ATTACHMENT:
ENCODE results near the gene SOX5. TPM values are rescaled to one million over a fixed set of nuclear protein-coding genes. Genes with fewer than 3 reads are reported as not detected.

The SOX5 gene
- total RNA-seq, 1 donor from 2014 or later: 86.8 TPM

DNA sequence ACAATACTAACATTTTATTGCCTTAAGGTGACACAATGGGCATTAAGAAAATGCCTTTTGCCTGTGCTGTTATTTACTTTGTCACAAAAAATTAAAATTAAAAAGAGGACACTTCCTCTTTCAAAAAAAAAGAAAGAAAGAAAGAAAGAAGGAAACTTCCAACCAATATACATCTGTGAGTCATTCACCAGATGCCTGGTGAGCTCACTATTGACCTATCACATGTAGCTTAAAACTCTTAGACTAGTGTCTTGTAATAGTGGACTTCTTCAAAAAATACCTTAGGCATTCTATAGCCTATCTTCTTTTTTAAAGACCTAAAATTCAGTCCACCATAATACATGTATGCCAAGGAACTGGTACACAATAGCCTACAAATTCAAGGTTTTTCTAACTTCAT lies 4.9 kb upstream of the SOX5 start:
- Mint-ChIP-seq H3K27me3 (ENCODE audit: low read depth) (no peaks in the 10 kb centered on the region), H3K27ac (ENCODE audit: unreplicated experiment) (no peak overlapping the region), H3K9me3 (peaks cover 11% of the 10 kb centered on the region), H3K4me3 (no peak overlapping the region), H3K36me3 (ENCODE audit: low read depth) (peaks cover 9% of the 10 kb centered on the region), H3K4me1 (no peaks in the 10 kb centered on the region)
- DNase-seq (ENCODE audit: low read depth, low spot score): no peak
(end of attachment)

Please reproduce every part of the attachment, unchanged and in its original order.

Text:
ENCODE results near the gene SOX5. TPM values are rescaled to one million over a fixed set of nuclear protein-coding genes. Genes with fewer than 3 reads are reported as not detected.

The SOX5 gene
- total RNA-seq, 1 donor from 2014 or later: 86.8 TPM

DNA sequence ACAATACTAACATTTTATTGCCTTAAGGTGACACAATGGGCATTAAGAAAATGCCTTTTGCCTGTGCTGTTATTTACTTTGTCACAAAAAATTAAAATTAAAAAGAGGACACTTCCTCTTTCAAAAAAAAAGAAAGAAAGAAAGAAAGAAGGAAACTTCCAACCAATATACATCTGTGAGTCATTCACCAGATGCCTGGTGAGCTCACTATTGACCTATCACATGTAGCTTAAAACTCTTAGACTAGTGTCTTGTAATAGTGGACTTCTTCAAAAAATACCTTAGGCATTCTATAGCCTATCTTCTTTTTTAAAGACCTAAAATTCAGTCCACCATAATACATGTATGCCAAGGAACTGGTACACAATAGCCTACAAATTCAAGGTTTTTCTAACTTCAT lies 4.9 kb upstream of the SOX5 start:
- Mint-ChIP-seq H3K27me3 (ENCODE audit: low read depth) (no peaks in the 10 kb centered on the region), H3K27ac (ENCODE audit: unreplicated experiment) (no peak overlapping the region), H3K9me3 (peaks cover 11% of the 10 kb centered on the region), H3K4me3 (no peak overlapping the region), H3K36me3 (ENCODE audit: low read depth) (peaks cover 9% of the 10 kb centered on the region), H3K4me1 (no peaks in the 10 kb centered on the region)
- DNase-seq (ENCODE audit: low read depth, low spot score): no peak